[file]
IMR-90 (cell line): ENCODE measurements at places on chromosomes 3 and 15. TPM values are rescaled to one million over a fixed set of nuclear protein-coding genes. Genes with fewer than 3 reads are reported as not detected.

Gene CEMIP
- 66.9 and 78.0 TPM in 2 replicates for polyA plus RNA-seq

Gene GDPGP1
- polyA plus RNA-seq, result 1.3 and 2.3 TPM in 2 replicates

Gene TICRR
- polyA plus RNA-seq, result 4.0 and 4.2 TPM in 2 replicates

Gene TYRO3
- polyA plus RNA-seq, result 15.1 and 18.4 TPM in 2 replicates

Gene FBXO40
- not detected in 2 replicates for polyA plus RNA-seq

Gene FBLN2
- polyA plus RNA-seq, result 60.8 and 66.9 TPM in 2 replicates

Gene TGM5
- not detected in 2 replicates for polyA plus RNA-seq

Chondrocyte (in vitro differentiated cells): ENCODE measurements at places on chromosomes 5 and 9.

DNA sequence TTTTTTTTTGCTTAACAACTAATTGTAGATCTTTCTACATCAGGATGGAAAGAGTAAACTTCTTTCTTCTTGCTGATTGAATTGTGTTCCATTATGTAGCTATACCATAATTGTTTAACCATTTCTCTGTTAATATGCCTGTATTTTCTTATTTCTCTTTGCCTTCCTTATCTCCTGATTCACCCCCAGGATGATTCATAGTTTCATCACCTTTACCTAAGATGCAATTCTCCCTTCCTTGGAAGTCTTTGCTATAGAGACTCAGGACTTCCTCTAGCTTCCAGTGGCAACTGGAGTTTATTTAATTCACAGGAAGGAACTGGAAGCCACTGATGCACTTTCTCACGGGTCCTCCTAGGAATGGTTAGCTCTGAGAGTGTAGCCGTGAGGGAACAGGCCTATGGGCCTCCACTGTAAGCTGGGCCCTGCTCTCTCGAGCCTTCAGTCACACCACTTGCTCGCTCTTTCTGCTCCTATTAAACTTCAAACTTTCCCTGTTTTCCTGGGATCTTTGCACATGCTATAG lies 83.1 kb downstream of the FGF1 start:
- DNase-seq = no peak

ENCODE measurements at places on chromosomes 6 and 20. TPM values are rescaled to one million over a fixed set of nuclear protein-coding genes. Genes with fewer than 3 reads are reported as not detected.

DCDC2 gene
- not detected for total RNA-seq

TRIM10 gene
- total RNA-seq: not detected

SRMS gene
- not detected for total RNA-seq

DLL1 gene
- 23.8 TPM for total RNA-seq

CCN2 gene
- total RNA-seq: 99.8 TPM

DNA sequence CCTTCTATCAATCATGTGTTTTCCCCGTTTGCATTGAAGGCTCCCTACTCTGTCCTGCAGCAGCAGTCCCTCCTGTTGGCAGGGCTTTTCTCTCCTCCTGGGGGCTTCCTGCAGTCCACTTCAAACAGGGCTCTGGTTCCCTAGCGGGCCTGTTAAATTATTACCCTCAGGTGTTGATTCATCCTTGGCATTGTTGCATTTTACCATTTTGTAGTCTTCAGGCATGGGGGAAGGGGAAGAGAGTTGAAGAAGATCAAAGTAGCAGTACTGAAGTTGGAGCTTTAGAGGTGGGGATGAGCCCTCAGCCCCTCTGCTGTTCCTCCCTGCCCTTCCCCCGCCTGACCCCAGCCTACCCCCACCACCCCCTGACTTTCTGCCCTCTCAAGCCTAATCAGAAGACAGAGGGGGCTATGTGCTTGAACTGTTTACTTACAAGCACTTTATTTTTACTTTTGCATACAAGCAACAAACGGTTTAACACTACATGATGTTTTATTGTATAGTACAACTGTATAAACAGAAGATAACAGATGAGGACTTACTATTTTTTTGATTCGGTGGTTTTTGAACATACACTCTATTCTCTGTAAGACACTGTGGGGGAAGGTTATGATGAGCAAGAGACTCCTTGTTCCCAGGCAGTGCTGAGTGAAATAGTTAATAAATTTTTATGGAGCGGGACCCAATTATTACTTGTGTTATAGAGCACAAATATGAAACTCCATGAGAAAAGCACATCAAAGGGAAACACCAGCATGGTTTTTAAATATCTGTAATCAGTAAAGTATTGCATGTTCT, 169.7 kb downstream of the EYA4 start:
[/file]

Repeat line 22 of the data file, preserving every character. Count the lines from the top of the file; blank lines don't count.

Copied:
TRIM10 gene